CAFU is, by far, the perfect artist to succeed Russell Dauterman in this latest stage of Jason Aaron’s Asgardian epic, bringing with him a fierce intensity that enables the story to practically live and breathe, an energy that permeates the entire work. On the subject of facial expressions, CAFU’s intricate details on individual facial expressions showcase heights of emotion and distress for our three leads in particular. The righteousness of all of Jane’s emotions, from her anger to her sorrow to her determination and everything in between, are all so vivid that they feel as though they could be truly real, from her snarling expression to the tears that stream down her face. Meanwhile, Bullseye’s utter madness is visceral and extremely disturbing to behold, from the wide eyes and toothy smile of one who mortally wounded a god to, at the height of his influence, a disgusting look at even his gums and more, all of which lends itself very well toward the “God of the Kill” designation in the solicitation.Continued below
CAFU is just as effective at longer distances, through the action, angles, and paneling. The action sequences are highly dynamic, but not in a way that is overly acrobatic or unrealistic. Every blow from a weapon looks like it really hurts or does serious damage to the area around it. Every swoop of Jane’s synthetic wings acts in such a way that readers can almost hear the wind screaming by her head as she moves at such fast speeds. The use of variable angles, from close-ups to views up or down on a battlefield, definitely help to show the vigor of each and every moment, even when things seem to have momentarily calmed down. Of particular note is a panel that appears to have been drawn up in full, then split in half lengthwise, both examining a person in full and drawing particular attention to the weapon in the person’s hand before an important blow is struck.
Jesus Aburtov’s vibrant color choices further enhance the brutal yet fantastical combat in CAFU’s artwork. There is just enough shadow over Bullseye to make him appear to be more menacing than usual without making him into an outright divine entity of fear and death, keeping him paradoxically both on a relatively street level appearance while using the dissonance against his actions to illustrate how bizarre and wrong this all is. Aburtov’s use of faint reds around the deicidal assassin, especially in regards to close-ups, helps to show how savage and unrestrained he truly is, even as he feigns an air of civility when speaking with the new Valkyrie. In contrast, the ethereal hues and shades of gold and silver point to the Asgardians and their direct associates, making the group out to be more than humanity, especially when paired with the somewhat ominous glow to their eyes. Dark purples are associated with death, as if the end of life is some unknowable pit of shadows. This kind of shade, much like the bright colors, is lain in direct contrast against the far more natural greens and browns of everyday mortal civilians in New York City. The similarity between those colors and those of the buildings and trees around them lends itself to the idea of the gods overlooking mortals, a fact that makes Jane’s decision not to do so all the more important.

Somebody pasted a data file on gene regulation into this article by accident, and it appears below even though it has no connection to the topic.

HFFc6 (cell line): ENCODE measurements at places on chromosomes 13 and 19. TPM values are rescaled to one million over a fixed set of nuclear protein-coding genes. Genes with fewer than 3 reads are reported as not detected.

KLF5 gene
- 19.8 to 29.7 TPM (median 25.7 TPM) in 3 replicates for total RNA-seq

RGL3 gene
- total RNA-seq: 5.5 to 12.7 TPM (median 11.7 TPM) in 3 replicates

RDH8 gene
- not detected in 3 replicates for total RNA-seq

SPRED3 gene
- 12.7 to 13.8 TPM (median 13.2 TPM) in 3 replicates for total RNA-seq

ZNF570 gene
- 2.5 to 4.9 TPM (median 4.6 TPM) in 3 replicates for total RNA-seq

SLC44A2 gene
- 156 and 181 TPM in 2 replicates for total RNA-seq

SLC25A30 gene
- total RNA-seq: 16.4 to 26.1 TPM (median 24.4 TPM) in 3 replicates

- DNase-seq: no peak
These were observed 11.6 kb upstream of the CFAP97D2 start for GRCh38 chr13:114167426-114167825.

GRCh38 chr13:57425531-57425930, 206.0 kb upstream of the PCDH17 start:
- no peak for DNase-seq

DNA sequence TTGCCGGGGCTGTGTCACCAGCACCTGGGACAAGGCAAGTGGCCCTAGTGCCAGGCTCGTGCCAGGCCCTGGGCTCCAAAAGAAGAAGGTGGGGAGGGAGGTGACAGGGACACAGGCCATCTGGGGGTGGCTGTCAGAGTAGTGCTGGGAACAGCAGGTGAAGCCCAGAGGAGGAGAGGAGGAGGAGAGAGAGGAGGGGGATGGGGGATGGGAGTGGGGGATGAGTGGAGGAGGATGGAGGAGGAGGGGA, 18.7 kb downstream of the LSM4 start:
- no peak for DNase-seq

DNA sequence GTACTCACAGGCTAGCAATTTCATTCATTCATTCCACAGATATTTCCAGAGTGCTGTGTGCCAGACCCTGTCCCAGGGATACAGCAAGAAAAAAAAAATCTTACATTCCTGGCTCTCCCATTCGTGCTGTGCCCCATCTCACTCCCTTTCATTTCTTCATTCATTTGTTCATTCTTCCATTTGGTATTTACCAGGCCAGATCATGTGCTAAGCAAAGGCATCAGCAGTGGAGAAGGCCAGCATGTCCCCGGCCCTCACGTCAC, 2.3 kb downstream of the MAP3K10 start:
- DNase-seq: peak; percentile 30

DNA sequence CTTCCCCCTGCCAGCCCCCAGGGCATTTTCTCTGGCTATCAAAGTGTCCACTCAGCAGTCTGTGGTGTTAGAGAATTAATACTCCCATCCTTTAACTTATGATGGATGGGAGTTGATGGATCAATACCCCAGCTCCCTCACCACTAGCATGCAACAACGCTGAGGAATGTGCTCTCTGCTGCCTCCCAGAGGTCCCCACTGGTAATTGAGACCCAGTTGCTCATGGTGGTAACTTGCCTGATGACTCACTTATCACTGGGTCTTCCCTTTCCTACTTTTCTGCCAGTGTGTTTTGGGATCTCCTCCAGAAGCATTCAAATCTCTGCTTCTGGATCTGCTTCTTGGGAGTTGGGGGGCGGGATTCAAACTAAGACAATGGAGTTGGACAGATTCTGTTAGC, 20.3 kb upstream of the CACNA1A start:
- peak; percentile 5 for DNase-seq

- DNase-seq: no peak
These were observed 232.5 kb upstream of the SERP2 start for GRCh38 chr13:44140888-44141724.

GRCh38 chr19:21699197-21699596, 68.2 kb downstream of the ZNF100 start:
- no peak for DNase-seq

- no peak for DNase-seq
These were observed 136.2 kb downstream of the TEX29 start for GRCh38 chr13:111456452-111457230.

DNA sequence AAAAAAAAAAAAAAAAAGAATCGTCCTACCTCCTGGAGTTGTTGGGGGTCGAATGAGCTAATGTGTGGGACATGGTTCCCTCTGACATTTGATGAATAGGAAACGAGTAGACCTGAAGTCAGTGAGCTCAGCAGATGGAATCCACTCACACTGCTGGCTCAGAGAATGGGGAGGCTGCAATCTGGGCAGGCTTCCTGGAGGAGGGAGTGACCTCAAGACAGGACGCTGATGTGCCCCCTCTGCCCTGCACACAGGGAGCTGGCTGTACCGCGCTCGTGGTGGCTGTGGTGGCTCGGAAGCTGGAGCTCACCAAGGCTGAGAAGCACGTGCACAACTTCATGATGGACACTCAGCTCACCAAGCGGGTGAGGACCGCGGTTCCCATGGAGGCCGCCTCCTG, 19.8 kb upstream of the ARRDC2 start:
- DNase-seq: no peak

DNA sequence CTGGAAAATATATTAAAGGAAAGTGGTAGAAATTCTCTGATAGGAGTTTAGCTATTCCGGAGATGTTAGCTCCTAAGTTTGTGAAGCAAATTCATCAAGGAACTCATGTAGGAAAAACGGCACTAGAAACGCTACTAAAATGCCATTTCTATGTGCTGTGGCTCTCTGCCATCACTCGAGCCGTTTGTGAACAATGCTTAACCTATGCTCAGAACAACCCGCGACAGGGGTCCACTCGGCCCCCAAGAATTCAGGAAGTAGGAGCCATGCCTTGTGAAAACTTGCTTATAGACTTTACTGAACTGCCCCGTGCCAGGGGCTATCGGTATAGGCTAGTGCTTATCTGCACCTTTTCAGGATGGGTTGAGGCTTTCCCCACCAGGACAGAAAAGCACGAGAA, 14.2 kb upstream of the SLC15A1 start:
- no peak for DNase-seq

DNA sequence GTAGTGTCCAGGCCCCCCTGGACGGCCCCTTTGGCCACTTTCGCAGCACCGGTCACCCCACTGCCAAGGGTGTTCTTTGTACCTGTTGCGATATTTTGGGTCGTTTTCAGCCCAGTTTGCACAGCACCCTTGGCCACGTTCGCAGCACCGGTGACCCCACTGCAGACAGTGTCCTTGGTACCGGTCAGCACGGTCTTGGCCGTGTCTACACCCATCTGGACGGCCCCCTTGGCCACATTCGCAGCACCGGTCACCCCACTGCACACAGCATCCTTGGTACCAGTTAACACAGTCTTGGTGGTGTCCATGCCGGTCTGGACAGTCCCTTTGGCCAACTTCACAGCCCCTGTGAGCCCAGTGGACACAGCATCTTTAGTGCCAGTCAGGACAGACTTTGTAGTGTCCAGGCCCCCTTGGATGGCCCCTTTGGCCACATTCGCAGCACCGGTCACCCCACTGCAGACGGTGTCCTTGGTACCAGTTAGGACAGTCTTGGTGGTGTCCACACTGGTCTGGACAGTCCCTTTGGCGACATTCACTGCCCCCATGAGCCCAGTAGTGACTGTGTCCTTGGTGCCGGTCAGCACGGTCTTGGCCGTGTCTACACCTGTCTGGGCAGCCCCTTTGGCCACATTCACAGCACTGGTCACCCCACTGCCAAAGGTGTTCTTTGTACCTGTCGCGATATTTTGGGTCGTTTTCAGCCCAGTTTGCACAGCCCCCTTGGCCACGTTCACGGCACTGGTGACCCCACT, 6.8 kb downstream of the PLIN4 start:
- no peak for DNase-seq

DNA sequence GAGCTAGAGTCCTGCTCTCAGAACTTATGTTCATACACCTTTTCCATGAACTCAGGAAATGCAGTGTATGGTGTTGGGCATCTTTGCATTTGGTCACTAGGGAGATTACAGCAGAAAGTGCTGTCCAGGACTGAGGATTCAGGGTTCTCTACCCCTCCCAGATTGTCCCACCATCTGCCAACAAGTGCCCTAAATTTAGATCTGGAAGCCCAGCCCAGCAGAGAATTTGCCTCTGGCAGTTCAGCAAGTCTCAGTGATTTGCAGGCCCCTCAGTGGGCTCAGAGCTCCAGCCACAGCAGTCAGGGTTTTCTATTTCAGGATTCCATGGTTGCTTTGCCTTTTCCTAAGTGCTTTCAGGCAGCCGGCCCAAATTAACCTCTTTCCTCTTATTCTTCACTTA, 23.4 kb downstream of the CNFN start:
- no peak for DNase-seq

Final Verdict: 8.0– Drawing new life from the realms of death, Jane Foster is well on her way to a new era of greatness.